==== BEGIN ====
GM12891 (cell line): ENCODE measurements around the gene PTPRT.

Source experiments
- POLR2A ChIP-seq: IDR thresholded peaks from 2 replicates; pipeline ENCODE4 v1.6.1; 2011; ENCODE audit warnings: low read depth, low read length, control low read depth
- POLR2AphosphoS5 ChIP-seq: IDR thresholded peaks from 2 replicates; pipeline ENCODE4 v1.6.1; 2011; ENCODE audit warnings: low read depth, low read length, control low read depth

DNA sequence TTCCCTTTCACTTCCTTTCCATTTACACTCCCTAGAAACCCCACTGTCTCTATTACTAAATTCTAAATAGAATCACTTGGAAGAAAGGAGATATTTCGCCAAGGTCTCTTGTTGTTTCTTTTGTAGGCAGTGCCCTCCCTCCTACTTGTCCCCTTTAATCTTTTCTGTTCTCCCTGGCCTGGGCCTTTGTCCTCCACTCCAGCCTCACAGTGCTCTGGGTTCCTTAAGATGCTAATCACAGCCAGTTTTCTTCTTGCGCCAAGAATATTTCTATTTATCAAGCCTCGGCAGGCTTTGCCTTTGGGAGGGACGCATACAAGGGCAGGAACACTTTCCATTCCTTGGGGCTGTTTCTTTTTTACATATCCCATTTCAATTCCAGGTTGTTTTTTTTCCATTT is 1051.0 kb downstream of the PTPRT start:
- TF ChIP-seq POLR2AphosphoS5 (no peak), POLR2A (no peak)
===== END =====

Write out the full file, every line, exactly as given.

GM12891 (cell line): ENCODE measurements around the gene PTPRT.

Source experiments
- POLR2A ChIP-seq: IDR thresholded peaks from 2 replicates; pipeline ENCODE4 v1.6.1; 2011; ENCODE audit warnings: low read depth, low read length, control low read depth
- POLR2AphosphoS5 ChIP-seq: IDR thresholded peaks from 2 replicates; pipeline ENCODE4 v1.6.1; 2011; ENCODE audit warnings: low read depth, low read length, control low read depth

DNA sequence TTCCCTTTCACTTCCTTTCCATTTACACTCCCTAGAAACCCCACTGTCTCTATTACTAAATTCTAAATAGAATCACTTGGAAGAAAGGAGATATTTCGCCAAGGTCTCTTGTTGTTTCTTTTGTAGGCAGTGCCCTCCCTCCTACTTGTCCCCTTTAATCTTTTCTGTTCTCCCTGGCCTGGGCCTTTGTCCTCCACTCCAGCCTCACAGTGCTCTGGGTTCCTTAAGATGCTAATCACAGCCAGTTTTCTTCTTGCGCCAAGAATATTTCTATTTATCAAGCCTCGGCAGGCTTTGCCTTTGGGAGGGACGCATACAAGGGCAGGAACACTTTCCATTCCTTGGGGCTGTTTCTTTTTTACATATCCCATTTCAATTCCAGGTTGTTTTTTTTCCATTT is 1051.0 kb downstream of the PTPRT start:
- TF ChIP-seq POLR2AphosphoS5 (no peak), POLR2A (no peak)